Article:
ED physicians and hospitalists differ on potential preventability of admissions

Physicians interviewed for the study attributed the difference between the specialties' evaluations on which admissions were potentially preventable to differences in clinician training, risk assessment, and clinician understanding of outpatient access.


One in five admissions from an ED was considered preventable by either ED or general medicine physicians, although the two groups frequently disagreed on these conclusions, a recent study found.

The comparative cohort study looked at 401 patients admitted from an ED to a general medicine service over four weeks. The 82 physicians involved in the cases, in the ED or after admission, were asked to categorize the admissions as potentially preventable or not. ED physicians identified 22 admissions as potentially preventable (5.5%), while the medicine physicians identified 76 (19%) as such. In total, 90, or 22.2%, of the admissions were considered potentially preventable.

Study authors compared the potentially preventable admissions to the others and found no significant differences in patient or admission characteristics, such as patient age or time or day of ED presentation. They found shorter length of stay in the potentially preventable admissions (2.1 days vs. 3.6 days; P<0.001) but no other difference in patient outcomes. The study was published by the Journal of General Internal Medicine on Jan. 16.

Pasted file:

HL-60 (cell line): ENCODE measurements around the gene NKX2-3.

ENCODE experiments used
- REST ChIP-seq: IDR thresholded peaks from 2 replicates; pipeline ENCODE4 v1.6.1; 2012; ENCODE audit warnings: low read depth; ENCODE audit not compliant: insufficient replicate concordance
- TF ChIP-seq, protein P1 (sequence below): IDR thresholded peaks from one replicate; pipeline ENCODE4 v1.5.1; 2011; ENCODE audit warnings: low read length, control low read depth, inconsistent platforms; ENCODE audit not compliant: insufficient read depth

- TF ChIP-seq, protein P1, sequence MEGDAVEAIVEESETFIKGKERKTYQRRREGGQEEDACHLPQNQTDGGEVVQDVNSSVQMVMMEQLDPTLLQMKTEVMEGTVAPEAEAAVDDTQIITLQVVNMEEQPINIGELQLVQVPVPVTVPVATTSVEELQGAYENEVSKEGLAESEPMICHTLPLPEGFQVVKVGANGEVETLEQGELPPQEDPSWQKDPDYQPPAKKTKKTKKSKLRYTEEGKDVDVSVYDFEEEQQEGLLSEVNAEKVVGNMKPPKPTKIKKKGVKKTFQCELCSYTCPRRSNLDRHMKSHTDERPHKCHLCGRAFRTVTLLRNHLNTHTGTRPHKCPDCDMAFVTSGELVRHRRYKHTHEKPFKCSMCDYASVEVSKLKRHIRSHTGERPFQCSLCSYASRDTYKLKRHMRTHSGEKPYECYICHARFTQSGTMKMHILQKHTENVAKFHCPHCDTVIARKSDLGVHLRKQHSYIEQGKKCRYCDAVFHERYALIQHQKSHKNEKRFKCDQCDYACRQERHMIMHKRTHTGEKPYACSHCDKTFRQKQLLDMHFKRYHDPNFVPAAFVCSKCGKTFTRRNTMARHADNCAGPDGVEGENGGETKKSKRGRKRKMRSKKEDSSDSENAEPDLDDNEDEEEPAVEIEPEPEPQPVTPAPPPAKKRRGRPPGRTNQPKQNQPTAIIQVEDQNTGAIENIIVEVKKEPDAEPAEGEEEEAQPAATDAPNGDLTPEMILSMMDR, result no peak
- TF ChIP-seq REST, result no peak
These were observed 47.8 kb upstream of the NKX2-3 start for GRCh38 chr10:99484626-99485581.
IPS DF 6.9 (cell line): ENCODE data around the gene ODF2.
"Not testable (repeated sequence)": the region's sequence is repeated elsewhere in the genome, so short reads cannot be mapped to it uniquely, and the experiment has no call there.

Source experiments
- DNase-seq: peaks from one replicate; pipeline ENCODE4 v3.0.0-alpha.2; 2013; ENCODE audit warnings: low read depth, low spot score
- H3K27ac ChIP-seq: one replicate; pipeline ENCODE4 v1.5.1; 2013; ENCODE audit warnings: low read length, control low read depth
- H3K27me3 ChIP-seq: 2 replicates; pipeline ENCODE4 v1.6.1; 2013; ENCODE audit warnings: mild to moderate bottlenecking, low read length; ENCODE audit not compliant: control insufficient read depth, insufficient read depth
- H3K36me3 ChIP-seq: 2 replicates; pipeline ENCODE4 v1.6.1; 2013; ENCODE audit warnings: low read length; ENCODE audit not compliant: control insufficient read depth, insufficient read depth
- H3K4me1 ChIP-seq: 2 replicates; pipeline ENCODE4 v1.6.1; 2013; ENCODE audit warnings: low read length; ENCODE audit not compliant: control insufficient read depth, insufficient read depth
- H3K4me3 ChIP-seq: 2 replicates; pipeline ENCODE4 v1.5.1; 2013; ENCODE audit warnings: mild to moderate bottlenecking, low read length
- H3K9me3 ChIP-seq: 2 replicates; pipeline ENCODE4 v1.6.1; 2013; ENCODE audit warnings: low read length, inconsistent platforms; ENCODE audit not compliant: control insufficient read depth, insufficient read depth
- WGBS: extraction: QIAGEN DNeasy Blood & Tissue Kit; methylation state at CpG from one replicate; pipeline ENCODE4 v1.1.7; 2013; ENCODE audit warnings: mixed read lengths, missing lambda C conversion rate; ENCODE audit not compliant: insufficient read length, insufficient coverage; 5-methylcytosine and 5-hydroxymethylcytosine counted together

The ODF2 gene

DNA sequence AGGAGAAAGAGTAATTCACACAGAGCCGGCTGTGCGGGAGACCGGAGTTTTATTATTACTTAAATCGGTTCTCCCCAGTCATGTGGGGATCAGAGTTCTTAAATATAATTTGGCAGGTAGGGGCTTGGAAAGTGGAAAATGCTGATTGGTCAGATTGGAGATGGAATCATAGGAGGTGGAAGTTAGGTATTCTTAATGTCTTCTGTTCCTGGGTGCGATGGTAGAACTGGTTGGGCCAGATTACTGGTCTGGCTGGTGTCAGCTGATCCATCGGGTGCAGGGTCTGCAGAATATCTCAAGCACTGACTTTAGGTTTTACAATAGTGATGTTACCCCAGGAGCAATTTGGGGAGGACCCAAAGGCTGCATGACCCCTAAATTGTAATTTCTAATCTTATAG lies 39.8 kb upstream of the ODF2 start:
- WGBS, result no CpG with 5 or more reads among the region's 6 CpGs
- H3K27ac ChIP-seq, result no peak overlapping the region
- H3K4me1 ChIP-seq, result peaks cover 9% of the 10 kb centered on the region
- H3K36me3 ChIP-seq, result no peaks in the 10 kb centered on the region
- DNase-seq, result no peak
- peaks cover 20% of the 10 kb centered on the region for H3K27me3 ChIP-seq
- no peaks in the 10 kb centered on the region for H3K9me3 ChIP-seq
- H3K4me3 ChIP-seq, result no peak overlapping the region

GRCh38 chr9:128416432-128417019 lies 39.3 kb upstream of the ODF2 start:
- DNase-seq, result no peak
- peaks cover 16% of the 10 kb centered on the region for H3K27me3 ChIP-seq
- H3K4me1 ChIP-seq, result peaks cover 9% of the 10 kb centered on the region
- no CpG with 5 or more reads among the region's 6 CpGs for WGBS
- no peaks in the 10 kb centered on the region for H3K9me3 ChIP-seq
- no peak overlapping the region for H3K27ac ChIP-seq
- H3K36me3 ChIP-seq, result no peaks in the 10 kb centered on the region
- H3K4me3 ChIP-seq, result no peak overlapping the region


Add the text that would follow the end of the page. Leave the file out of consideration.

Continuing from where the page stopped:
Nineteen of the physicians were interviewed for the study and they described clinician, system, and patient factors affecting the decision to admit in these potentially preventable cases, including risk of deterioration at home, risk of hospitalization, cost to the patient, and presence of outpatient resources. They attributed the difference between the specialties' evaluations on which admissions were potentially preventable to differences in clinician training, risk assessment, and clinician understanding of outpatient access.

“When exploring reasons for differences in decisions, we found the difference to be most notable in cases where patients were considered to be in the ‘gray zone,’ when there was no clear decision for hospital admission,” the authors said. As a solution, they proposed more collaboration between ED and medicine physicians when deciding whether to admit such patients. “At this point, where patient care transitions from [emergency medicine] to [general medicine], [emergency medicine] physicians can best attest to risk of clinical decline at home, whereas [general medicine] physicians can best attest to optimal inpatient or outpatient management.”

This collaboration would be an alternative to previous efforts to reduce preventable admissions, which have handed ED patients off to medicine earlier in the care process. For patients in the “gray zone,” such collaboration “focusing on the risk of deterioration at home, the risk of hospitalization, the cost to the patient, and the presence of outpatient resources, may provide an avenue for reducing potentially preventable admissions and lowering healthcare expenditures,” the authors concluded.